The App

Movie review by
Brian Costello, Common Sense Media
The App Movie Poster Image
Sex, language in drab, disjointed Italian drama.
  • NR
  • 2019
  • 78 minutes

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A lot or a little?

The parents' guide to what's in this movie.

Positive Messages

Movie shows a man's life unraveling as he gets more and more absorbed with a dating app and a mystery woman with whom he frequently texts. 

Positive Role Models & Representations

Stalking; a character follows the lead character, looking through his things and his hotel room, and getting into a dating app he uses on his laptop and scaring a woman away by using a wire clamp around her thigh that causes her to bleed.  


A woman straps a wire clamp around her upper thigh and tightens it until she starts to draw blood. 


Movie centered on a dating app that begins to absorb the lead character. On the app, the lead character meets women who may or may not be of legal age, who tell him how aroused they are, and ask him questions like "Do you like it when I touch myself?" while lying in bed in lingerie. In the opening scene, the lead character and his girlfriend are shown having sex -- brief nudity (breasts, buttocks). There's a later sex scene; no nudity, with sexual moans. In a seemingly gratuitous scene, a woman undresses in her bedroom, and reads a book on her bed while wearing only her bra and panties. 


Infrequent profanity: "f--k," "s--t," "piss," "hell." 

Drinking, Drugs & Smoking

What parents need to know

Parents need to know that The App is a 2019 Italian drama about a man's gradual descent into madness after downloading a dating app. When the lead character first downloads the dating app, women begin to appear who may or may not be of legal age, scantily clad and talking of how "turned on" they are. The opening scene is a sex scene between the lead character and his girlfriend with brief nudity (breasts, male buttocks). Some gratuitous scenes in which women appear in lingerie in bed. The head of housekeeping in the hotel where the lead character is staying is a devout Catholic who stalks the lead character (who is cast to play Jesus Christ in a movie in which filming is about to begin), even going into his laptop when he's not in his room and scaring off a woman making sexual suggestions on the dating app by strapping a wire clamp around her thigh until she draws blood. Infrequent profanity, including "f--k." 

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What's the story?

In THE APP, Niccolo lives in Los Angeles with his beautiful grad school girlfriend Eva. He's an heir to a large fortune and an actor trying to make it on his own who has just landed his "big break," playing Jesus Christ in a movie to be filmed in his home country of Italy. As he makes the preparations to leave for Italy, Eva asks Niccolo to help him with her PhD thesis by downloading a popular dating app called "Us." He reluctantly agrees, and joins the app under the alias "Lorenzo." As he arrives in Italy, checks into his hotel suite, and makes preparations for filming, Niccolo gradually gets sucked in more and more into "Us." He tries to delete the app, but is talked out of it by a mystery woman who stands out from the other sex-centered women he had met up to that point, seeming to know Niccolo a little too well. Niccolo becomes obsessed with meeting the woman, constantly distracted by her texts even when trying to prepare for the movie, and even when Eva arrives in Italy to tell him that she's two months pregnant. He tries to meet with the mystery woman, but they can't seem to connect in person, and she seems to be avoiding him. As Niccolo's life and career begins to unravel around him, the mystery woman finally agrees to reveal her real identity.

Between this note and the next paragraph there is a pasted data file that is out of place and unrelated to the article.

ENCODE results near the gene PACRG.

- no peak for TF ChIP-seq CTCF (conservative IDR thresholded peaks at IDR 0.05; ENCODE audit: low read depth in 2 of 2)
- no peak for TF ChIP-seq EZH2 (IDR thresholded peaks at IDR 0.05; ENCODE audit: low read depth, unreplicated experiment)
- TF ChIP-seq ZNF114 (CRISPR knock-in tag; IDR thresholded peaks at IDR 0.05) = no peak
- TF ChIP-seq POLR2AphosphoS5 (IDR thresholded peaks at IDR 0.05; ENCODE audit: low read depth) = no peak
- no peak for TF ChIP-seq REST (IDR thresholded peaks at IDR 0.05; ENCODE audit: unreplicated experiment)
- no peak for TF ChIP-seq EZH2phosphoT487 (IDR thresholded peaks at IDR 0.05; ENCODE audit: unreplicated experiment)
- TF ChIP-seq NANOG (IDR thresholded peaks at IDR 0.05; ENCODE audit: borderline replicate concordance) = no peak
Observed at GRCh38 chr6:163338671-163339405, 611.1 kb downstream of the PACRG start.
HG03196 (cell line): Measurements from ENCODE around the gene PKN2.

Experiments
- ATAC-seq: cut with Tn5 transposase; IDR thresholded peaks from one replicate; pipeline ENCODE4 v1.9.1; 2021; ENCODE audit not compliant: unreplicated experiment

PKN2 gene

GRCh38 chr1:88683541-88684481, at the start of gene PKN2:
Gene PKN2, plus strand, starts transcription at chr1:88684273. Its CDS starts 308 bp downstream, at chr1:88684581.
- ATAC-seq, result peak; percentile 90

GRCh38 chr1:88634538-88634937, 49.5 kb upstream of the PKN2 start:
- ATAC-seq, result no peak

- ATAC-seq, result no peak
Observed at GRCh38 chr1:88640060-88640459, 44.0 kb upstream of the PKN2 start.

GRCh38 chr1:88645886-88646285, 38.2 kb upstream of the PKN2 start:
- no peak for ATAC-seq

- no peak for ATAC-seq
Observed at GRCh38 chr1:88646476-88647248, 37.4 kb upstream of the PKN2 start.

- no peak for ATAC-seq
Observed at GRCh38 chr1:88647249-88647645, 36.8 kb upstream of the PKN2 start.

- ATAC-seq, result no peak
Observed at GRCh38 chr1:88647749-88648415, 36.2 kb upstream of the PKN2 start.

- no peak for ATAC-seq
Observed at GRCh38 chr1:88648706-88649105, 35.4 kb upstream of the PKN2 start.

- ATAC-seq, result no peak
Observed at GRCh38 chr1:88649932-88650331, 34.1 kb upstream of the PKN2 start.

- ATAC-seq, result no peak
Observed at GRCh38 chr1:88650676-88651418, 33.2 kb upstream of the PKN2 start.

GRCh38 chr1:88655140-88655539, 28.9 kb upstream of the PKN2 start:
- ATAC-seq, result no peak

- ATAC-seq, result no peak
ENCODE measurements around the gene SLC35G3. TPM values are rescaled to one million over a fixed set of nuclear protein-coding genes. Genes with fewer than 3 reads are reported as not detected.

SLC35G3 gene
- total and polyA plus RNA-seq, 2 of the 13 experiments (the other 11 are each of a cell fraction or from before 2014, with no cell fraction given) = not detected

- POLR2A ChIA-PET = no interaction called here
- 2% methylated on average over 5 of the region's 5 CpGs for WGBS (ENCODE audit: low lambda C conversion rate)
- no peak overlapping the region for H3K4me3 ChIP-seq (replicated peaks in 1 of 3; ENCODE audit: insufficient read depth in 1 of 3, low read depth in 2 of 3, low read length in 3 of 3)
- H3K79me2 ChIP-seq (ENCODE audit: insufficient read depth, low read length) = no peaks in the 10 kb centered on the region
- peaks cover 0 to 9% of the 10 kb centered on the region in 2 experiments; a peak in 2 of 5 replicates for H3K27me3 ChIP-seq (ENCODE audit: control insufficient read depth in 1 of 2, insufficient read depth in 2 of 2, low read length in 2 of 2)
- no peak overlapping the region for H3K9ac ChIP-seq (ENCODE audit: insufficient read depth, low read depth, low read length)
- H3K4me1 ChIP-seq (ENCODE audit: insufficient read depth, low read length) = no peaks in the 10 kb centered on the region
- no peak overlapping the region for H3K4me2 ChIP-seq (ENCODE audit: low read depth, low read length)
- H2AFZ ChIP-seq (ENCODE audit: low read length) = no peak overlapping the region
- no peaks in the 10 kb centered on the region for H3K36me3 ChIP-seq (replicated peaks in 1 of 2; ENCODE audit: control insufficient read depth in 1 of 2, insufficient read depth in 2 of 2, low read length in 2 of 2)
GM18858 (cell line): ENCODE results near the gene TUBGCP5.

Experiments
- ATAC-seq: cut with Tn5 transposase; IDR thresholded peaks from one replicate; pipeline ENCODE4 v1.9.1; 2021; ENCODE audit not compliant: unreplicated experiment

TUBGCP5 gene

Is it any good?

If anything, this movie shows how difficult it is to make a film centered on text-only relationships. It's incredibly boring to watch people walking around texting -- in real-life or in movies -- and no matter how many sex scenes, garish sets, and religious undertones The App throws at the viewer, the biggest "action" is the lead character lost in his phone in hotel hallways, on city sidewalks, or stepping away from work meetings or his girlfriend under some pretense in order text with a mystery woman he has met on a dating app. While the movie is less than eighty minutes, all this texting makes The App seem so much longer. 

By the time we get to the "big reveal," it's difficult to really care one way or the other. This plot twist at the end, while somewhat interesting and unexpected, essentially makes the movie feel like a failed Black Mirror episode. This story is further muddied by confusing themes and needless complications. In addition to rather obvious comments on technology, smartphones, and dating apps, there's some comment about religion, and something about pursuing one's dreams instead of simply living one's life as a young heir to a multimillion fortune. The result is a plodding and pretentious mess, the kind where you might find yourself checking your own smartphone as the lead character plays around on his. 

Talk to your kids about ...

  • Families can talk about the themes of the movie. How doesThe App explore themes like technology, the overreliance of some on their smartphones, dating apps, religion, the ways in which we connect or are disconnected from each other? 

  • How was sex and sexuality presented in the movie? Did it seem necessary to the story, or did it come across as gratuitous?

  • What would be the challenges in making a movie interesting when it's centered on smartphones and texting? 

Movie details

Our editors recommend

For kids who love foreign films

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